So while the N95s seem attractive options, the most appropriate (and incidentally, most affordable) mask option is a standard FDA-approved surgical mask. Even if you have access to and can afford surgical N95s, the best thing to do at this time is to leave them for those who are in direct contact with diagnosed or potential COVID-19 patients. There is some newer evidence that KN95 masks are highly protective, as well. They’re also more available and less expensive than N95s. 

All of that aside, the best mask is one you can wear throughout the day, whether that’s a KN95, a triple-layer cotton mask, or double masking. No matter which mask you choose, users must be trained to wear them properly for them to be effective. The mask should cover both the nose and the mouth at all times, and should fit snugly against the face. Face coverings should be changed if they become soiled or potentially contaminated, and between each worksite. 


Latex, nitrile, and other disposable protective gloves can also be some of the best PPE for cleaning staff, but be careful of the false sense of security they can offer. Some people wear protective gloves and become careless, touching surfaces and then still touching their faces without thinking about it. This can actually increase the risk of infection.

To use protective gloves properly, the wearer should change them every time they move to a new room or job site, washing their hands or using COVID-effective hand sanitizers between uses. Gloves should be removed inside-out and discarded immediately after use. Employees should never touch their faces, bare skin, or mobile devices with gloves on, nor should they wear the same pair for extended periods.

Eye protection

The use of goggles and face shields has become increasingly common, but these may not be the best PPE for cleaning staff. Since most airborne particles only linger at face level for a few minutes, there’s little chance that janitorial staff will become infected through eye contact. However, suppose workers want to take this extra precaution. In that case, safety goggles are typically more effective than face shields. If there are infectious particles in the air near a person, their body heat can cause the particles to rise back up again underneath the face shield, increasing the risk of infection. Face masks are generally more effective when there’s a risk of high-impact bodily fluid contact, such as during surgery.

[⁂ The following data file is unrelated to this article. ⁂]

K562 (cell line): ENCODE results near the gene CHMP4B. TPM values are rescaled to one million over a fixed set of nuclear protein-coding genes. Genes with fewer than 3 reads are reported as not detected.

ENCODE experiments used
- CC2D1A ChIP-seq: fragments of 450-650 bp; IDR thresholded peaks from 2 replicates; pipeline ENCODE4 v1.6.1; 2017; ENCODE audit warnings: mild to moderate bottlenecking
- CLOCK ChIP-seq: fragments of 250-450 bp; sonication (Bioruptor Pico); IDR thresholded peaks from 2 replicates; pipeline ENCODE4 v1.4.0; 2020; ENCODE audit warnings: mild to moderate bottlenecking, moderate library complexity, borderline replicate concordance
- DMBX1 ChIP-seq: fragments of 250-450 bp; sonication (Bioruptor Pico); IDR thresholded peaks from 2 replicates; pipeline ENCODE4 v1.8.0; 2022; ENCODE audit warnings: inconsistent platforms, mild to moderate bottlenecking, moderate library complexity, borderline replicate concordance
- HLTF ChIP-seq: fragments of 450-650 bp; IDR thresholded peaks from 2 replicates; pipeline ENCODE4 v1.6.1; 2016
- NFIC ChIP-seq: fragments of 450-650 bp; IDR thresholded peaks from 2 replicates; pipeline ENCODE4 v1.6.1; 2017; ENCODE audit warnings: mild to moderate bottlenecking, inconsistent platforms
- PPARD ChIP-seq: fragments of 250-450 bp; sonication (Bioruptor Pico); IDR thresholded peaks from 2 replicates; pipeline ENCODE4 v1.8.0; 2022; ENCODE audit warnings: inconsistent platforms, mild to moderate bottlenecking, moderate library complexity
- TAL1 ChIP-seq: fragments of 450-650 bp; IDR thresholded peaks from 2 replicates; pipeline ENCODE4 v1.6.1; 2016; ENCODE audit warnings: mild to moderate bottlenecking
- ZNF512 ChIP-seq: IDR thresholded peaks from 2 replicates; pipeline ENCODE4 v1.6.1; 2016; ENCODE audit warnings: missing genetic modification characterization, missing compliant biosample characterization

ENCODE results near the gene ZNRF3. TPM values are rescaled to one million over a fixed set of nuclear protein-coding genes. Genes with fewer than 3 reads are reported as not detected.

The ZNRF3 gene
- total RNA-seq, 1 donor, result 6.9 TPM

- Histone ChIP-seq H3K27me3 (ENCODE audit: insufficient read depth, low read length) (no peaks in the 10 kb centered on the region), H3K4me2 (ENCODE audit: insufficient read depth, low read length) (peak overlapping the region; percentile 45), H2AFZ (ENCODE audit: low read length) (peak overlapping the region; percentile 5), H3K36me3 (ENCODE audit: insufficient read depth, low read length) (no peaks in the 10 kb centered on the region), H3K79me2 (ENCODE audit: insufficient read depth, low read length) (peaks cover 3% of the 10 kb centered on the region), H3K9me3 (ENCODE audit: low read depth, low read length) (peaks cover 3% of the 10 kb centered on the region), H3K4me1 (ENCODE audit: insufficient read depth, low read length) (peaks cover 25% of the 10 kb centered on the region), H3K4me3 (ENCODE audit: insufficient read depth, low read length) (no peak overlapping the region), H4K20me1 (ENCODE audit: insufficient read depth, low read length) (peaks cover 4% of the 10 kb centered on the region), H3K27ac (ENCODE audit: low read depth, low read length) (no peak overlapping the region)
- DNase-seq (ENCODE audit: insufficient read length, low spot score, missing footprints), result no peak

It’s worth noting that goggles alone don’t offer much protection against COVID-19 and other germs. If your employees do wear safety goggles, they should do so in conjunction with face masks. AKA Goggles and face shields are not a substitute for proper masking.

Other PPE

Gowns, full-body suits, and other PPE probably won’t provide much more (if any) protection to janitorial workers, so public health professionals recommend reserving those for people in direct contact with COVID-19 patients or those who’ve potentially been infected.

And remember, along with face masks, the best PPE for cleaning staff isn’t equipment at all. It’s simply remembering to wash your hands thoroughly and regularly, especially while on the job.

Of course, this doesn’t account for the times when your team is working with chemicals or in other conditions that may require PPE. Again, the best PPE you can use is the PPE you wear properly at any time it is indicated.